Giving a gift without assigning a value will be a greater motivator.  But if you assign a value to the gift (e.g., gift cards), you may reverse the positive impact of giving a gift.  Giving “points” that can be accumulated and exchanged for prizes is a nice middle ground that avoids a direct value assignment.

From my experience, the best “extrinsic” motivators are the “priceless” rewards.  These are things you can not buy – extra vacation days, a prime parking space, or dinner with the CEO.  These can not be assigned a dollar value.  And in the case of dinner with the CEO, this also taps into another motivator – status.  After the dinner you can taunt your friends, “Guess who I had dinner with last night.”

By recognizing the way people make decisions, you can find more effective – and often less expensive – ways of motivating them.

You now also know more effective and less expensive ways of getting me to help your organization innovate.  I wonder what I will be offered next.

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The Invention of the Mouse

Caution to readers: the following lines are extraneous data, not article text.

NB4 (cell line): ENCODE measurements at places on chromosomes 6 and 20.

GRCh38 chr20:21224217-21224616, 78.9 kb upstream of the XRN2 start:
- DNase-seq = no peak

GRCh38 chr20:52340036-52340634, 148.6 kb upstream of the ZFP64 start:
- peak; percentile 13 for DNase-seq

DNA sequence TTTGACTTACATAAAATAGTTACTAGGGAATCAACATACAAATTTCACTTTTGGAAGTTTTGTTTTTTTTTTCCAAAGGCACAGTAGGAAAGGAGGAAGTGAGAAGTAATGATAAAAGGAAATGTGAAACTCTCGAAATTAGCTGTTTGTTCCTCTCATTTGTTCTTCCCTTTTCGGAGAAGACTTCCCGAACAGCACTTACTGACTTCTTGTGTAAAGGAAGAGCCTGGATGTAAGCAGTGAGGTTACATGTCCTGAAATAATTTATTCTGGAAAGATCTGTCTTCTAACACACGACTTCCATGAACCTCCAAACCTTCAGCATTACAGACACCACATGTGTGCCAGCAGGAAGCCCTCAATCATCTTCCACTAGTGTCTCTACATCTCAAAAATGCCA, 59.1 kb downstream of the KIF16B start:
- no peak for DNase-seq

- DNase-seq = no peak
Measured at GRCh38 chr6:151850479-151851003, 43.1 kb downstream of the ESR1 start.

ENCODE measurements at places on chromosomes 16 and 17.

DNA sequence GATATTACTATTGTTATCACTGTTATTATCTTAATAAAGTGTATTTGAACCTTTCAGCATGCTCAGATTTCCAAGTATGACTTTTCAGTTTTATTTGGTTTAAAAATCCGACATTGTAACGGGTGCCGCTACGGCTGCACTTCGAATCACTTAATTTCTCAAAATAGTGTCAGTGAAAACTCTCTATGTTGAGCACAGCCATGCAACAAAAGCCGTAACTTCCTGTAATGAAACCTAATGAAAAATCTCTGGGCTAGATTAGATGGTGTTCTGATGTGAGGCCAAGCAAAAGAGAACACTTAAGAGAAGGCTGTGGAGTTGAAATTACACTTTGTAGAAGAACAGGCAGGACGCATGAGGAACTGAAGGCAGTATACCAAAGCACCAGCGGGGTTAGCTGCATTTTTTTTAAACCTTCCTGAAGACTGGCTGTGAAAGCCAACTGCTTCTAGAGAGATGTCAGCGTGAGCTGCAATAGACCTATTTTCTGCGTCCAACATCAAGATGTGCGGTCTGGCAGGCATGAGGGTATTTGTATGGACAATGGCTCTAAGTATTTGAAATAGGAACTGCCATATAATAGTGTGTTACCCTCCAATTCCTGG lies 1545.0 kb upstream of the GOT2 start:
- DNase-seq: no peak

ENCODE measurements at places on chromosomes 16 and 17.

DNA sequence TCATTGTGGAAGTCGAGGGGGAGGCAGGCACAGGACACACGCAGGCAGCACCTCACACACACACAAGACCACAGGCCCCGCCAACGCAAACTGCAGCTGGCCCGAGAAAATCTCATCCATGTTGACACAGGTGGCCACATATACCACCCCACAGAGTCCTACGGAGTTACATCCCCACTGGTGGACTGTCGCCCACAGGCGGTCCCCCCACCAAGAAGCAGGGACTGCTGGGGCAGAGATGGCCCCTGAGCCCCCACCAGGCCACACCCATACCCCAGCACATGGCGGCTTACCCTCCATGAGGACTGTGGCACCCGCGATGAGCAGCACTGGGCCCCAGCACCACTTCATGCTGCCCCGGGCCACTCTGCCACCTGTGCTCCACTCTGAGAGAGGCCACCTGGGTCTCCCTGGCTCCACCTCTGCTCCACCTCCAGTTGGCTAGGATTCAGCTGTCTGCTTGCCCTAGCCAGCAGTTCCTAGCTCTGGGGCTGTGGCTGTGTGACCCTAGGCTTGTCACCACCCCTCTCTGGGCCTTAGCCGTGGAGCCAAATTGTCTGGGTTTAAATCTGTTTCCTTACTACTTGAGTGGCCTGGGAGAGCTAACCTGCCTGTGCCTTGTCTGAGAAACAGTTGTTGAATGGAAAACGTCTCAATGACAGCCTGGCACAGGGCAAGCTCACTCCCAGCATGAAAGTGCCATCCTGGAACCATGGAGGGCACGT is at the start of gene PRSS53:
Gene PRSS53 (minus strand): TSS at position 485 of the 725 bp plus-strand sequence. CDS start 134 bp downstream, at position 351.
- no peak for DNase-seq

November 1, 2011

Malcolm Gladwell has an excellent piece on how Apple created its first computer after visiting Xerox parc.  In particular, he discusses how the mouse was developed.

After Jobs returned from parc, he met with a man named Dean Hovey, who was one of the founders of the industrial-design firm that would become known as ideo. “Jobs went to Xerox parc on a Wednesday or a Thursday, and I saw him on the Friday afternoon,” Hovey recalled. “I had a series of ideas that I wanted to bounce off him, and I barely got two words out of my mouth when he said, ‘No, no, no, you’ve got to do a mouse.’ I was, like, ‘What’s a mouse?’ I didn’t have a clue. So he explains it, and he says, ‘You know, [the Xerox mouse] is a mouse that cost three hundred dollars to build and it breaks within two weeks. Here’s your design spec: Our mouse needs to be manufacturable for less than fifteen bucks. It needs to not fail for a couple of years, and I want to be able to use it on Formica and my bluejeans.’ From that meeting, I went to Walgreens, which is still there, at the corner of Grant and El Camino in Mountain View, and I wandered around and bought all the underarm deodorants that I could find, because they had that ball in them. I bought a butter dish. That was the beginnings of the mouse.”

This is a simple, yet powerful example of how a well-defined challenge can transform an industry.  What challenge can you frame that will help you redefine your industry?